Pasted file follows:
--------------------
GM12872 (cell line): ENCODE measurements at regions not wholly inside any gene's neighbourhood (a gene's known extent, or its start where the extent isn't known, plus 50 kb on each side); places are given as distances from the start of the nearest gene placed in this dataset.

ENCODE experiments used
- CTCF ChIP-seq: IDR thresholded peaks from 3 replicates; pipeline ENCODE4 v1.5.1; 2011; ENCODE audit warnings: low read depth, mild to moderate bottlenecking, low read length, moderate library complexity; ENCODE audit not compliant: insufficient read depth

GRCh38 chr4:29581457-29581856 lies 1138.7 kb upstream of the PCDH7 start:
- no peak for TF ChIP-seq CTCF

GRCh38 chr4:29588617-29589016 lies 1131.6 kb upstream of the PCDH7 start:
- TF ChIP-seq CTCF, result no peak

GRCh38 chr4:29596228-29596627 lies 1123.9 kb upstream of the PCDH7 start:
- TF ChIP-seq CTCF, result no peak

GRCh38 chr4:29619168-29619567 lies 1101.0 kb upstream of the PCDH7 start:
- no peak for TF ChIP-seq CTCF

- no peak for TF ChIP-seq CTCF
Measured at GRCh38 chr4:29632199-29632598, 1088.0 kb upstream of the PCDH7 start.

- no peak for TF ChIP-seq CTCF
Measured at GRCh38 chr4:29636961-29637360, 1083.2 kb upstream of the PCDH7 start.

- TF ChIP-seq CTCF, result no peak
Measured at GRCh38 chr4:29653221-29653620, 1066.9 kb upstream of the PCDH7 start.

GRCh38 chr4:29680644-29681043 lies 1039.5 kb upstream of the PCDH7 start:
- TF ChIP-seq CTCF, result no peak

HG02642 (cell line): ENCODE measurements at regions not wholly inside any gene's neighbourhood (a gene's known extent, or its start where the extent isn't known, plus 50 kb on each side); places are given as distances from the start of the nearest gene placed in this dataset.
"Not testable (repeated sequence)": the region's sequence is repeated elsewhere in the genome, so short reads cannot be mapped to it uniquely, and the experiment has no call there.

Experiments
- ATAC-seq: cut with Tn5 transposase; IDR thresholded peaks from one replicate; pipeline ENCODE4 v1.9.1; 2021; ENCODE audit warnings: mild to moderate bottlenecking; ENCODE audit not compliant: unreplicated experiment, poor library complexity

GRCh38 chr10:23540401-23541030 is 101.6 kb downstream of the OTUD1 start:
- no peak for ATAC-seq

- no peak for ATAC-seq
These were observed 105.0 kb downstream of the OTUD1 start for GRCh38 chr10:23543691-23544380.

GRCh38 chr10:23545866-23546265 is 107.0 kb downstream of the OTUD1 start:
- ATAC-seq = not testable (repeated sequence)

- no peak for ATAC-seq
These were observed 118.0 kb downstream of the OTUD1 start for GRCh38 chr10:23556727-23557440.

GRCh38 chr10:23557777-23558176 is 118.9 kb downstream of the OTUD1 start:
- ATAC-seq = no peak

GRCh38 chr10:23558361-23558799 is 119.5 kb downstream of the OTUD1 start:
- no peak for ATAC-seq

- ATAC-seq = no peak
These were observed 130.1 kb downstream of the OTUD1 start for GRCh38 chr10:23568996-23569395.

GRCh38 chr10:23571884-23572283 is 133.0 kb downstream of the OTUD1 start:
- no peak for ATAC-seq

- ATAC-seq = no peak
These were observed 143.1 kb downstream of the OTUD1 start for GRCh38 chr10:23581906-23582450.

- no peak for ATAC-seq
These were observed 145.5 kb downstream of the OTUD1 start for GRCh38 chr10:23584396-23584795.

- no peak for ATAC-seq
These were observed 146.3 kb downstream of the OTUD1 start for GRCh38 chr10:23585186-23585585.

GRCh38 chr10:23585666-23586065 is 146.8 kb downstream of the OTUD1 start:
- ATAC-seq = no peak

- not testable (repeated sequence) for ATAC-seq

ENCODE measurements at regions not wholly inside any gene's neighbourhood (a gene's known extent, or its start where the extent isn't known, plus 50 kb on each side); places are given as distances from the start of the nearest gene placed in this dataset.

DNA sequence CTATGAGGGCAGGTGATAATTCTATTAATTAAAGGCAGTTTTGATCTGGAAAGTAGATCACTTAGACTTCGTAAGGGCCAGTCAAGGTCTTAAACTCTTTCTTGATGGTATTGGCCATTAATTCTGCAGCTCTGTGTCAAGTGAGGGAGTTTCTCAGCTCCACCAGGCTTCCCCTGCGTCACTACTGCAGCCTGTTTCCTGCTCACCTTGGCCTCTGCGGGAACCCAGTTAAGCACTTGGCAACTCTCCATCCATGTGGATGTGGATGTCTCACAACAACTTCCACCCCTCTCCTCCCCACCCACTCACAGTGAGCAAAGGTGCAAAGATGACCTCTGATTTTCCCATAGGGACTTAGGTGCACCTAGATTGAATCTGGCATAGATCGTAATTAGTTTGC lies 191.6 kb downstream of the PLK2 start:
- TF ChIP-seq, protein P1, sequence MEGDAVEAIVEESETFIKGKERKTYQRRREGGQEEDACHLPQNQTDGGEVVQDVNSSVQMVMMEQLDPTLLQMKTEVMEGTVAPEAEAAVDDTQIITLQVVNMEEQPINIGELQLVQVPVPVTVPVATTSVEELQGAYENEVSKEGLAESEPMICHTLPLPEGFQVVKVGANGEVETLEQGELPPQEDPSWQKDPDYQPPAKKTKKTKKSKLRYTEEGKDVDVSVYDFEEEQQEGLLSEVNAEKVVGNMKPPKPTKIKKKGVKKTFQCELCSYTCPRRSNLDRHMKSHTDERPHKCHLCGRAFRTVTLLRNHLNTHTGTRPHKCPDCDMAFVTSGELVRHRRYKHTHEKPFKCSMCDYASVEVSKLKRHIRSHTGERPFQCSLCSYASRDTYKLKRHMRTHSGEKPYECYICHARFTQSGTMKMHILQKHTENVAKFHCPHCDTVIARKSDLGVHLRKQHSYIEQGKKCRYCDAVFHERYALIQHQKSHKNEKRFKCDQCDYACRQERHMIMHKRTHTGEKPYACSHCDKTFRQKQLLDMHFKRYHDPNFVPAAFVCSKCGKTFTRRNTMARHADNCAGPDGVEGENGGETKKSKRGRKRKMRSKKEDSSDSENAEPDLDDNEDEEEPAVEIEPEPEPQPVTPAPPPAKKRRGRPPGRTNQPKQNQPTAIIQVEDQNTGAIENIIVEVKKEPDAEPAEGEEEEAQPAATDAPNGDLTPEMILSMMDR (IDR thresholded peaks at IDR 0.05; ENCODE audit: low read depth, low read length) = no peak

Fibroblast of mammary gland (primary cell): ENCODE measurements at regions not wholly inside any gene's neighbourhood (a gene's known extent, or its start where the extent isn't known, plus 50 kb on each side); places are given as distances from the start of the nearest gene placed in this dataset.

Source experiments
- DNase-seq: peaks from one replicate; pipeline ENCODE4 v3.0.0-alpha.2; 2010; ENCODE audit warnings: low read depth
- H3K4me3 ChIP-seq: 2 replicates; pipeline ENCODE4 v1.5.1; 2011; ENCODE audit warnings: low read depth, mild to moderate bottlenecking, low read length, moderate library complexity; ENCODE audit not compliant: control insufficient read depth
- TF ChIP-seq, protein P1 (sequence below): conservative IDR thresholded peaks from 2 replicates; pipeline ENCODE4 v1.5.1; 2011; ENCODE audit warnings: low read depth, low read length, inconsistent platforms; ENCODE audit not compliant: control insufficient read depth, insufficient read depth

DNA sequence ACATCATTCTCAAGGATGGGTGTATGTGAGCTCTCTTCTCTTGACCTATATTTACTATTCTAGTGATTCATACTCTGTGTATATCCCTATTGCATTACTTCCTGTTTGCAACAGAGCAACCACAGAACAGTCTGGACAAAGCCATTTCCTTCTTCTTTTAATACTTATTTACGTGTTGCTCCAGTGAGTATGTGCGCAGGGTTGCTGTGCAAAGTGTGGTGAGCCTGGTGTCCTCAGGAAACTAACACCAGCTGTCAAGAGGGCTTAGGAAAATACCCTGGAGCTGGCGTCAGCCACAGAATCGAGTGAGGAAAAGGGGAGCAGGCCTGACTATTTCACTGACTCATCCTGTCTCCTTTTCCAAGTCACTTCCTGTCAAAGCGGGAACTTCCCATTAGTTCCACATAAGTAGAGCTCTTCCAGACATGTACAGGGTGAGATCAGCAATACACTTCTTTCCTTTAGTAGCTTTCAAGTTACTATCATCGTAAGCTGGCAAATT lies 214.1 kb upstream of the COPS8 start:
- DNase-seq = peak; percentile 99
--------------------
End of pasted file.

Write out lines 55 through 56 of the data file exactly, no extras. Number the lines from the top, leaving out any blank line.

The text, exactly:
- H3K4me3 ChIP-seq: 2 replicates; pipeline ENCODE4 v1.5.1; 2011; ENCODE audit warnings: low read depth, mild to moderate bottlenecking, low read length, moderate library complexity; ENCODE audit not compliant: control insufficient read depth
- TF ChIP-seq, protein P1 (sequence below): conservative IDR thresholded peaks from 2 replicates; pipeline ENCODE4 v1.5.1; 2011; ENCODE audit warnings: low read depth, low read length, inconsistent platforms; ENCODE audit not compliant: control insufficient read depth, insufficient read depth